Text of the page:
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Iraq

Iraqi army advances as burning sulfur sends hundreds to hospital

The Iraqi army has said it has captured the town of Hamdaniyah, near Mosul, as the offensive to drive out the "Islamic State" continues. Fumes from a nearby sulfur plant set ablaze in the fight have claimed casualties.

The Iraqi army said Saturday that its 9th Division had raised the Iraqi flag over the town of Hamdaniyah, also known as Qaraqosh and Bakhdida, but that "Islamic State" (IS) fighters continued to put up resistance on its outskirts.

The move into Hamdaniyah came amid the ongoing offensive by Iraqi government forces to drive the so-called "Islamic State" from nearby Mosul, their last major stronghold in the country.

Hamdaniyah is largely uninhabited. In 2014, when IS swept through the region, Hamdaniyah's residents fled the town, about 20 kilometers (13 miles) southeast of Mosul, to seek sanctuary in Kurdish areas.

Meanwhile, a sulfur factory south of Mosul, allegedly set ablaze by IS on Thursday, was still emitting toxic fumes and is considered a potential breathing hazard for nearby American forces and other troops.

According to the news agency AFP, two civilians in nearby villages had died from the fumes. Medics said up to 1,000 people were being treated, with many of them children and elderly people.

"We have had every type of person come in with breathing problems and burning eyes - children, adults, policemen, soldiers," said Abdul Salam Jabbouri, the director of the nearby Qayyara hospital.

Winds shifted early Saturday, sending the fumes toward the Qayyara West airfield, a US hub for the Iraqi offensive, forcing some troops to wear protective masks.

U.S. Defense Secretary Ash Carter REUTERS/Yuri Gripas

Carter met with Iraqi Prime Minister Haider al-Abadi

Carter visits Baghdad

Earlier Saturday, US Defense Secretary Ash Carter visited with Iraqi leaders and commanders in Baghdad as Russia alleged that an airstrike Friday in the town of Daquq had killed 17 civilians taking part in a funeral procession. According to Moscow, two warplanes with the US-led anti-IS coalition were involved in the raid.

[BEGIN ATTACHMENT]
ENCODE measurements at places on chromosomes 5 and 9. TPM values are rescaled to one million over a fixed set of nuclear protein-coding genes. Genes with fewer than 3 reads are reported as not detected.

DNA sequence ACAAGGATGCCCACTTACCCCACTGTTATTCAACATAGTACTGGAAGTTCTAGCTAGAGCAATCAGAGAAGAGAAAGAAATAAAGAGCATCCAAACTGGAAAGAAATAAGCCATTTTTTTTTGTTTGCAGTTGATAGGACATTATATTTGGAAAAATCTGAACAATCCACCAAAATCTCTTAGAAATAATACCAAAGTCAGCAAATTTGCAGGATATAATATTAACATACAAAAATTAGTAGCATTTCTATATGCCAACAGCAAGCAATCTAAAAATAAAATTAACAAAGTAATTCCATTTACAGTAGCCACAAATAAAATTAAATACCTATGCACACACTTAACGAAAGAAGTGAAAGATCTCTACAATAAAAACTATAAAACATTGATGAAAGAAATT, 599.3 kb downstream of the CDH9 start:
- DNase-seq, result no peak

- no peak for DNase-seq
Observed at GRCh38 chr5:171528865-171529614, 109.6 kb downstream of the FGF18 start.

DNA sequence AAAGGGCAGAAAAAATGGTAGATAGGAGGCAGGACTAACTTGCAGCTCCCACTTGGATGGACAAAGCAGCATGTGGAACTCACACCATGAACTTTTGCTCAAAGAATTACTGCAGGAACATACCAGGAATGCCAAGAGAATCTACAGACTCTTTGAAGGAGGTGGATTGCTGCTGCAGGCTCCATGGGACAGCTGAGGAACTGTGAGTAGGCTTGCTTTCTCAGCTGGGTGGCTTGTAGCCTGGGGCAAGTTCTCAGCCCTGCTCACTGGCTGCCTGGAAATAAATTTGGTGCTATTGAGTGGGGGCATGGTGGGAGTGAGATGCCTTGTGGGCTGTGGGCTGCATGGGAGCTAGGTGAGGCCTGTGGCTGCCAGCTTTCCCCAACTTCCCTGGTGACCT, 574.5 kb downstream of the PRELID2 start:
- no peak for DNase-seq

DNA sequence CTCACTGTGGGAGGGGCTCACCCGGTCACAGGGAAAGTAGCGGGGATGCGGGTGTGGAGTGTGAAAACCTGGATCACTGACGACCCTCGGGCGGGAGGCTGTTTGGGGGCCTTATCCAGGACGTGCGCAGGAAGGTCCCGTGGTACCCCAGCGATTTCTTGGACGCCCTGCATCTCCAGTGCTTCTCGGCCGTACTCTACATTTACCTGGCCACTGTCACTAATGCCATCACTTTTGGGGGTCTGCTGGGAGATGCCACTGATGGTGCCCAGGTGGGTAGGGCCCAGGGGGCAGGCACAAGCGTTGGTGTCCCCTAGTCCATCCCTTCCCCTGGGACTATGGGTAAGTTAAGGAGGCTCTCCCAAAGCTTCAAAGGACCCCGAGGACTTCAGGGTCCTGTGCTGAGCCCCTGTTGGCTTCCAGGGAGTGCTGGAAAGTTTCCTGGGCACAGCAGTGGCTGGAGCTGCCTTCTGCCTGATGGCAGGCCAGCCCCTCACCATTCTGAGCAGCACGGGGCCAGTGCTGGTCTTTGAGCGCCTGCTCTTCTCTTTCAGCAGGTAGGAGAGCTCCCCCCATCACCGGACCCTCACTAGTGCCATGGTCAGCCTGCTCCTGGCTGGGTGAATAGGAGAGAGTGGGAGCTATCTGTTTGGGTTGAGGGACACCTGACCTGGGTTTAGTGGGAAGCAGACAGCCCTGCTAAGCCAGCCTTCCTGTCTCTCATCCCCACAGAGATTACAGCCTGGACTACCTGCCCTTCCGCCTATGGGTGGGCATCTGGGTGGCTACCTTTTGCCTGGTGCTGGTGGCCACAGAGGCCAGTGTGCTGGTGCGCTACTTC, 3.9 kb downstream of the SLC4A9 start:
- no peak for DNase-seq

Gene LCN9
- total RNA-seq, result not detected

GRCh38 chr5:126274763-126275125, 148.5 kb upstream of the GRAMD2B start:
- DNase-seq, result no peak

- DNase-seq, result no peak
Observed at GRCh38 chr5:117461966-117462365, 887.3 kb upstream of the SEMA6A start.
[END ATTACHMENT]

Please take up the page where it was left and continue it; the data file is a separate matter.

The US military has not yet commented on the Russian claim. More than 4,800 US troops are in Iraq, as well as 100 US special operations specialists operating with Iraqi units.

Daquq lies about 30 kilometers (20 miles) south of Kirkuk, where on Friday IS launched a surprise attack, apparently to divert attention from Mosul.

Kirkuk police commander Khattab Omer said at least 80 people, including Kurdish security forces personnel, had been killed in that assault. The bodies of 56 IS militants had also been recovered, he said.

While meeting with Carter, Iraqi Prime Minister Haider al-Abadi said the assault on Kirkuk was a terrorist attack and not a military breach.

"We have full control, except for maybe one area where they are being flushed out," Abadi said.

Lengthy battle expected

Mosul, Iraq's second-largest city, fell to IS in 2014. Its capture saw the jihadists conquer about a third of Iraq and declare a "caliphate" straddling Iraq and Syria.

The operation to retake Mosul is the largest ever undertaken by Iraqi forces since the 2003 US-led invasion of Iraq. It is expected to take weeks, if not months.

UN officials have voiced fears that a million people are still trapped inside Mosul and could be used as human shields by IS fighters.

"Given the sheer size of Mosul - and its experience of savage rule at the hands of the 'Islamic State' - revenge killing will likely be an issue in the days and months ahead," according to the Soufan Group, a security consulting firm.

"A massive effort will be required to begin to heal what is a truly fractured city and society," it added.

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pj/cmk (AP, dpa, AFP)